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Mews House

Winston Sliding Sash Heritage Window in low energy restoration project

Energy Efficient Heritage Windows

This case study showcases how heritage windows can be used in a retrofit project to improve the energy efficiency of a building while preserving its character and historical features.

The retrofit of a low-energy Victorian house

The retrofit of Mews House, a low energy Victorian listed mews property in West London, demonstrates how ‘deep sustainability’ can go hand in hand with building conservation and traditional craftsmanship. 

Constructed in 1878, as a traditional carriage house with classic stable doors, this property within a Conservation area once accommodated horse stalls and a hansom cab, with a hayloft and living quarters for the groomsman in the upper storey. 

However, over the years, its piecemeal conversion to residential use had resulted in dark, poorly heated, badly laid out rooms and tired exterior facades.

Architects Prewett Bizley’s aim was to completely remodel the interior into an inspirational light-filled open plan living space, enhance its external appearance within the local conservation area setting, and to drastically reduce the carbon footprint of this draughty nineteenth century property to better than that of a newly build home. 

The importance of Winston Sliding Sash windows

The replacement of the existing single glazed windows with Gowercroft’s Winston Sliding Sash windows was central to meeting both sustainability and conservation objectives.  

The architect required higher performance levels than could be achieved with conventional windows, including superior thermal efficiency, longer life expectancy, plus a traditionally crafted timber aesthetic similar to the original ‘multi-pane’ windows in order to secure planning permission.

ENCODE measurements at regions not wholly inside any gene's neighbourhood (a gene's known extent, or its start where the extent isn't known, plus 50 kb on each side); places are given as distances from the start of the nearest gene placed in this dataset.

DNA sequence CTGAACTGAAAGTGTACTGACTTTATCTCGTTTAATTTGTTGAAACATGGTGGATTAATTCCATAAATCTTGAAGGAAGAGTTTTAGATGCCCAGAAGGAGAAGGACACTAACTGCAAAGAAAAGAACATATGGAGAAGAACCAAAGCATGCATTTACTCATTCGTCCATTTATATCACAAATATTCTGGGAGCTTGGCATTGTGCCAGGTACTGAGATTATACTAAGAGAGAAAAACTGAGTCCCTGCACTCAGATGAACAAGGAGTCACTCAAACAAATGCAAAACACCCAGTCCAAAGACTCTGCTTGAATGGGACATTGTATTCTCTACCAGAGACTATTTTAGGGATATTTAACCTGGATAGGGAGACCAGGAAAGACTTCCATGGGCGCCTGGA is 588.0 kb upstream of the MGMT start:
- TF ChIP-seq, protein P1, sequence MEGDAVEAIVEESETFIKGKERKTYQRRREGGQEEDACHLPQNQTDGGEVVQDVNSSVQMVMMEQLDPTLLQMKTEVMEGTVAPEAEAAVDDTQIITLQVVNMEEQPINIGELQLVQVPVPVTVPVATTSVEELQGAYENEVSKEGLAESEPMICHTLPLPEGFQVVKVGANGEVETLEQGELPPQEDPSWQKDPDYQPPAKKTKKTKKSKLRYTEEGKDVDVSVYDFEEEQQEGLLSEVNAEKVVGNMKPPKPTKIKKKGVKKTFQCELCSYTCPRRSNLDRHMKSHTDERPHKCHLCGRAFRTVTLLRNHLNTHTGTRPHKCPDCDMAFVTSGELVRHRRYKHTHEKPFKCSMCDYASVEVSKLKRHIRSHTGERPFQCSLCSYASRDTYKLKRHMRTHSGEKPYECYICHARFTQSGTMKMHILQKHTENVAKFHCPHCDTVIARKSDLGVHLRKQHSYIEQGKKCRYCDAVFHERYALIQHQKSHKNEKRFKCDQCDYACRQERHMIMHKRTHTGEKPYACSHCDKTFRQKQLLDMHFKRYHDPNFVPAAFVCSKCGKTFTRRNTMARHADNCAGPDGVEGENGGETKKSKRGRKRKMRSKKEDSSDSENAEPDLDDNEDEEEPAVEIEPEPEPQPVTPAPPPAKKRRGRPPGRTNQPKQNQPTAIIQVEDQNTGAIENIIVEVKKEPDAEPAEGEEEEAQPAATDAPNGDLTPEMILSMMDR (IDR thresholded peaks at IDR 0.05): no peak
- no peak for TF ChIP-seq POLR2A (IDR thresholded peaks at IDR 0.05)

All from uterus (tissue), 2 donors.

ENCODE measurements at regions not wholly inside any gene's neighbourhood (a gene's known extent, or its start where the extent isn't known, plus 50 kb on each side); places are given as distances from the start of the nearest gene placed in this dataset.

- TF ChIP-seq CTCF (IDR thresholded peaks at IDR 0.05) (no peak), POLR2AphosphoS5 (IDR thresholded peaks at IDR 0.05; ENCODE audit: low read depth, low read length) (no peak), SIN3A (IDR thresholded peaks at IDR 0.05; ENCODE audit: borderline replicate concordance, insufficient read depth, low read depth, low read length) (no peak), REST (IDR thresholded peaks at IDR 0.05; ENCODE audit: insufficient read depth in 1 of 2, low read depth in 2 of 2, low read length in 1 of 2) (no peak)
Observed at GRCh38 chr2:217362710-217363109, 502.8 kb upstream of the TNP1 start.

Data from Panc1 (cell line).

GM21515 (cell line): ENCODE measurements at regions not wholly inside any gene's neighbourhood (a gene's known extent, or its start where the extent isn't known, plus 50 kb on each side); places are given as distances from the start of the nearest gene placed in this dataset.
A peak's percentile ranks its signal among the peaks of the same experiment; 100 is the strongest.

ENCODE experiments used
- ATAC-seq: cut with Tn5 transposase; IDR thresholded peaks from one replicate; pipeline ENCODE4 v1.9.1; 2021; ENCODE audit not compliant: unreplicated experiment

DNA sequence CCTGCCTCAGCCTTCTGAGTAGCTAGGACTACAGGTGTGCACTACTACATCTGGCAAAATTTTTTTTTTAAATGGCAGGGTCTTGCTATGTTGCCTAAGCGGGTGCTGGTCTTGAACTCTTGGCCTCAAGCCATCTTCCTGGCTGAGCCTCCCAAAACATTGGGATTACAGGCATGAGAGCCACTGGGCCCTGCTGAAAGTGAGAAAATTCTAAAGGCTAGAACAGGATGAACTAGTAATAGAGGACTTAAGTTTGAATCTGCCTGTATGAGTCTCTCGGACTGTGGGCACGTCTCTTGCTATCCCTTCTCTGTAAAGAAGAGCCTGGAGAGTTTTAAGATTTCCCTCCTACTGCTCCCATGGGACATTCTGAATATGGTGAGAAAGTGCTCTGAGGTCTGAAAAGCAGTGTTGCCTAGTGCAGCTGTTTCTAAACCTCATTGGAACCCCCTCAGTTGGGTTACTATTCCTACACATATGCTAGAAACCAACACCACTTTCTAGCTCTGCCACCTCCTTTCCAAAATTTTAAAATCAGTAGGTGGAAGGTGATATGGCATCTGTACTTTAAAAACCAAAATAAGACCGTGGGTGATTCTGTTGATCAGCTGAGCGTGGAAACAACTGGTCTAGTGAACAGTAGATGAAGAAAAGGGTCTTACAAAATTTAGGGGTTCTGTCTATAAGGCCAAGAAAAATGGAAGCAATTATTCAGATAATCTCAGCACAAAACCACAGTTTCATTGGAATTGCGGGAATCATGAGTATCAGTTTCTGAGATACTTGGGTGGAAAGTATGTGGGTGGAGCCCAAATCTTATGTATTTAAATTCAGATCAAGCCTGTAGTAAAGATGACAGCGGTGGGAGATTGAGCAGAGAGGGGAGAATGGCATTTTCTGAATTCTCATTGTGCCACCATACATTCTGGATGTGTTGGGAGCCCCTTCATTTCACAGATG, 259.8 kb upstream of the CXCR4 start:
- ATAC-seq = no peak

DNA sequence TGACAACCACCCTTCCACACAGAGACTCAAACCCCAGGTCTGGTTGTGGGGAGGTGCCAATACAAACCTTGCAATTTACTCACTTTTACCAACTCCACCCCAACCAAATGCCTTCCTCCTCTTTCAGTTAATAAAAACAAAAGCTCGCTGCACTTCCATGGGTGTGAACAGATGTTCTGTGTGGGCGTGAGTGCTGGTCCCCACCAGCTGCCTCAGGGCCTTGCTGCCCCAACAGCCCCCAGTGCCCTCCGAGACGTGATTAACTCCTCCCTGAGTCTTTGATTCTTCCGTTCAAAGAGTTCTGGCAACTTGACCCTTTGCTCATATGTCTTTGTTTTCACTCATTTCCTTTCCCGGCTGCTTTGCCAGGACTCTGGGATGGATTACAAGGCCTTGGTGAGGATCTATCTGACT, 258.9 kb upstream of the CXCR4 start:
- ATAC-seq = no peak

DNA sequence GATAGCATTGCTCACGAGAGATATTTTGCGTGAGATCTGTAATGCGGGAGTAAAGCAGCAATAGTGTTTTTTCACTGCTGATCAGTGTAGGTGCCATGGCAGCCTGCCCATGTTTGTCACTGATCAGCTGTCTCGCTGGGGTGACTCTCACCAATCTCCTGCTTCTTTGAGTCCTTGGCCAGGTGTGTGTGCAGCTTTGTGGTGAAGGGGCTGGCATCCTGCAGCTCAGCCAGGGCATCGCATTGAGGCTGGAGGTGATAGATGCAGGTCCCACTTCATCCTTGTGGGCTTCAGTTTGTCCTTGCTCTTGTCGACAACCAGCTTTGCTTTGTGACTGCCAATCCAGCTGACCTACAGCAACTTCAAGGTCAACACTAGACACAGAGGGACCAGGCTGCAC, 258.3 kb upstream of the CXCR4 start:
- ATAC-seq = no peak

A total of 16 Winston Sliding Sash windows of varying sizes were installed.  Traditional timber joinery features incorporated into the standard range, including 18mm glazing bars, traditional fitch fasteners, pulleys and sash limiters, concealed gaskets, and period ironware, delivered a ready-made authentic appearance. 

The vacuum glazing was only 7mm thick and does not suffer from the double reflection and visible glazing bars that double glazing has. The slim Accoya® frames were painted white and coated with a microporous protective system and the whole windows were covered by a 10-year warranty.

Energy efficiency

The energy efficiency of vacuum glazing was critical, providing an overall U value of 1,5 W/m2K. This next generation glass allows future windows to reach 1.2. The air tightness of the frames with Gowercroft’s excellent sealing system contributed to a very impressive air tightness resulting in close to 1 m3/m2hr at 50Pa, which is exceptional for a property like this. 

Outstanding achievement

A landmark in heritage retrofit, the Mews House achieved a massive 82% measured reduction in the overall energy consumption (from 325 to 51kWhr/m2yr). Remarkably the current measured energy use is less than 2025 RIBA targets for new build houses. 

Bob Prewett from Prewett Bizley said: “As the strategy for energy reduction was focussed on reducing heating demand, the replacement sash windows were absolutely central to achieving this, both from a U value point of view and reducing air infiltration. What’s amazing when people visit is that they are totally convinced the windows are original and single glazed’’  

Gallery


Chatsworth sliding sash Georgian bars astragals painted white elevation brick house

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